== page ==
The week-long countdown to the World Cup in Qatar began on Monday as the world’s leading footballers focused their attention on one of the most controversial tournaments in history. After a last weekend of action, domestic leagues paused for six weeks to allow the tournament to take place, but preparation time is short for the teams. The first World Cup to be held in the Arab world will kick off on Sunday when the host nation face Ecuador. Holding football’s showpiece event in a desert state has necessitated an unprecedented reorganisation of the international football calendar, shifting the World Cup from its normal slot in the northern hemisphere summer to avoid the Gulf’s scorching heat.
Mbappe, who will spearhead France’s defence of their title in Qatar, signed off in style by scoring PSG’s opening goal.
Teams must submit their final squad lists on Monday. Iran named Sardar Azmoun, their star player who has expressed support for the demonstrations in his homeland, in their final 25-man squad.
Azmoun, who plays for German club Bayer Leverkusen, has posted several social media messages of support for the protests that were sparked by the death of 22-year-old Mahsa Amini. Hundreds have died in the unrest.
Activists have called on fans attending Iran’s matches in Qatar to chant Amini’s name.
Sunday’s kickoff marks the culmination of Qatar’s extraordinary campaign to first win the vote to land the tournament and then embark on a spending spree of tens of billions of dollars to build stadiums and infrastructure.
FIFA’s pleas to “focus on the football” have struggled to be heard as the countdown to kick-off has only increased scrutiny of the Gulf state’s treatment of migrant workers, women and the LGBTQ community.
Labourers from South Asia have been at the centre of an often acrimonious dispute over deaths, injuries and their working conditions since Qatar was awarded the World Cup in 2010. Amnesty International on Friday made an urgent plea for FIFA president Gianni Infantino to commit to a compensation package for the workers who built the tournament’s gleaming stadiums.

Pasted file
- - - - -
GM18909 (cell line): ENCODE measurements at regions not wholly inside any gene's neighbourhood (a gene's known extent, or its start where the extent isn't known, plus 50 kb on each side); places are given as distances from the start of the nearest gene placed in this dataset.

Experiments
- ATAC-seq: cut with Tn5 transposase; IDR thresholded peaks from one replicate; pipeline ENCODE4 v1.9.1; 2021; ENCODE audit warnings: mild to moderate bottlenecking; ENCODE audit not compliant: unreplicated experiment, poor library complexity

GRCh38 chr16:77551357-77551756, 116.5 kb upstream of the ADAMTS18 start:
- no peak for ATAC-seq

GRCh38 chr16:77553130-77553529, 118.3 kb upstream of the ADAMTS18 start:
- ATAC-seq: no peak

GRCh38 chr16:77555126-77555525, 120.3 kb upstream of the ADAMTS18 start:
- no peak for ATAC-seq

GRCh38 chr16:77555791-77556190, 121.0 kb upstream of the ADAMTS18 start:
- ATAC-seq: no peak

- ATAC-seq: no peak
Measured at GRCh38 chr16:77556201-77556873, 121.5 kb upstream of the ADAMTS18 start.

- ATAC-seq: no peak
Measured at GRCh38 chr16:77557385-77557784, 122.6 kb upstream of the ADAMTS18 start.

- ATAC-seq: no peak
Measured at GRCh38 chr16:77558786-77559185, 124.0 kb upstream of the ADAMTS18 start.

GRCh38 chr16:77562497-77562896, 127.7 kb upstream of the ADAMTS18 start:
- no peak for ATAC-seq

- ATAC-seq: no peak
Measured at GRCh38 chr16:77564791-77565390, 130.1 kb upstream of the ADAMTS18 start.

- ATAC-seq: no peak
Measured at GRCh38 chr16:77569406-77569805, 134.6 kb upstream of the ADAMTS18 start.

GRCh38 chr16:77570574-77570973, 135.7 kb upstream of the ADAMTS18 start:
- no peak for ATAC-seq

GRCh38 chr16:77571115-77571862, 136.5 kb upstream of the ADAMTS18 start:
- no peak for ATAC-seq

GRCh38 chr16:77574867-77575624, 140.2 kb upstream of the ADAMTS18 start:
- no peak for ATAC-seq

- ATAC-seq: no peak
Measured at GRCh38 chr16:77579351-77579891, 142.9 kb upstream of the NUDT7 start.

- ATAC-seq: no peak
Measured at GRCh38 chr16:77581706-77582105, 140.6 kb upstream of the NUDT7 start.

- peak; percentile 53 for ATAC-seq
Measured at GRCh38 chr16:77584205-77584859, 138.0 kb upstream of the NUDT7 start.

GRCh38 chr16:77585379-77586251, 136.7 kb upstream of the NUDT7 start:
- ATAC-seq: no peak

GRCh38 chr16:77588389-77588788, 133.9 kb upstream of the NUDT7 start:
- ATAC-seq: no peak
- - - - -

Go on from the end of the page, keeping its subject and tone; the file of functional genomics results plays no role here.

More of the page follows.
Qatar has angrily rebuffed most of the attacks and local media have blasted the “arrogance” of some Western countries. Sophia Stone, a Briton who lives in Doha, said the negative press was unfair.
“I wouldn’t listen to everything you hear on the news,” she told AFP. “If you really want to have an opinion about it then come to Qatar and see for yourself. From what I am reading, it isn’t like that at all. It is very open-minded and welcoming.”
The country of barely three million people, one of the world’s biggest producers of natural gas, has spent lavishly. New stadiums cost more than $6.5 billion and a driverless metro system with a price tag of $36 billion serves five of the eight venues.
Some estimates put total infrastructure spending over the past decade at $200 billion. Organisers have predicted more than one million fans will travel to Qatar and they have responded to concerns about a lack of accommodation by using three cruise ships as floating hotels. They are fully booked for the first two weeks of the tournament.
Organisers say that 2.9 million of the 3.1 million tickets have been sold and fans have been waiting outside the FIFA ticketing centre hoping scarce tickets become available for top games.
Qatar announced its first arrests of World Cup ticket touts on Monday, with three foreign men detained outside official ticketing centres in Doha. No details were given of their nationality. In Europe, unease at a country with virtually no tradition of football hosting the tournament is keenly felt. Germany’s 2014 World Cup-winning captain Philipp Lahm said on Sunday that Qatar should never have been allowed to host the World Cup because of rights abuses.
“Awarding the World Cup to Qatar was a mistake,” Lahm wrote in a column for Die Zeit newspaper. “It doesn’t belong there.”
Lufthansa said an aircraft bearing the sign “#DiversityWins!” will fly Germany’s team to their World Cup campaign.
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